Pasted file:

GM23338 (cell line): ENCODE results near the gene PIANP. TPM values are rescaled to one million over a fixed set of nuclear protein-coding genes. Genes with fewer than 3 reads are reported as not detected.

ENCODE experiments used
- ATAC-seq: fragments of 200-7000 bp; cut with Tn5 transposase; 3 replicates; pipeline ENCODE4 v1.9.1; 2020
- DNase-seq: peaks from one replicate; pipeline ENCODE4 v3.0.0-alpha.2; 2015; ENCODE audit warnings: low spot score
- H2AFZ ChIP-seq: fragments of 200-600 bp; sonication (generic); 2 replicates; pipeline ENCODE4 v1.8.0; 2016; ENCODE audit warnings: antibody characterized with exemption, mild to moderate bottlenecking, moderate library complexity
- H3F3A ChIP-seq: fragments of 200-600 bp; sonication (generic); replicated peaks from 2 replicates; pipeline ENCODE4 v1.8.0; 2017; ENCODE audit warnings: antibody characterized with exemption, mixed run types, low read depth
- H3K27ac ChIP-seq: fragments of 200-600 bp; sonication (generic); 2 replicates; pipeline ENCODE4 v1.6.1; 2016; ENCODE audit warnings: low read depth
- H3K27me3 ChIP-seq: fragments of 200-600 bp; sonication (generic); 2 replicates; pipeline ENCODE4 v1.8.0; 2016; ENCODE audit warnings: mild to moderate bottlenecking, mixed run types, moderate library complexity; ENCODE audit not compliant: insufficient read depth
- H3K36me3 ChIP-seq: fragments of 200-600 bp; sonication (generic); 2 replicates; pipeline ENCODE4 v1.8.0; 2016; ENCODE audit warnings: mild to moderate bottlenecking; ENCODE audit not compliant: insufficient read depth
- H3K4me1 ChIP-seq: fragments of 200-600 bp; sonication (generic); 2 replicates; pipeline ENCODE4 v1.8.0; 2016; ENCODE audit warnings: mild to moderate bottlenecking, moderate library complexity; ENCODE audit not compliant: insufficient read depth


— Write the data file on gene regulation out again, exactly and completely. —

GM23338 (cell line): ENCODE results near the gene PIANP. TPM values are rescaled to one million over a fixed set of nuclear protein-coding genes. Genes with fewer than 3 reads are reported as not detected.

ENCODE experiments used
- ATAC-seq: fragments of 200-7000 bp; cut with Tn5 transposase; 3 replicates; pipeline ENCODE4 v1.9.1; 2020
- DNase-seq: peaks from one replicate; pipeline ENCODE4 v3.0.0-alpha.2; 2015; ENCODE audit warnings: low spot score
- H2AFZ ChIP-seq: fragments of 200-600 bp; sonication (generic); 2 replicates; pipeline ENCODE4 v1.8.0; 2016; ENCODE audit warnings: antibody characterized with exemption, mild to moderate bottlenecking, moderate library complexity
- H3F3A ChIP-seq: fragments of 200-600 bp; sonication (generic); replicated peaks from 2 replicates; pipeline ENCODE4 v1.8.0; 2017; ENCODE audit warnings: antibody characterized with exemption, mixed run types, low read depth
- H3K27ac ChIP-seq: fragments of 200-600 bp; sonication (generic); 2 replicates; pipeline ENCODE4 v1.6.1; 2016; ENCODE audit warnings: low read depth
- H3K27me3 ChIP-seq: fragments of 200-600 bp; sonication (generic); 2 replicates; pipeline ENCODE4 v1.8.0; 2016; ENCODE audit warnings: mild to moderate bottlenecking, mixed run types, moderate library complexity; ENCODE audit not compliant: insufficient read depth
- H3K36me3 ChIP-seq: fragments of 200-600 bp; sonication (generic); 2 replicates; pipeline ENCODE4 v1.8.0; 2016; ENCODE audit warnings: mild to moderate bottlenecking; ENCODE audit not compliant: insufficient read depth
- H3K4me1 ChIP-seq: fragments of 200-600 bp; sonication (generic); 2 replicates; pipeline ENCODE4 v1.8.0; 2016; ENCODE audit warnings: mild to moderate bottlenecking, moderate library complexity; ENCODE audit not compliant: insufficient read depth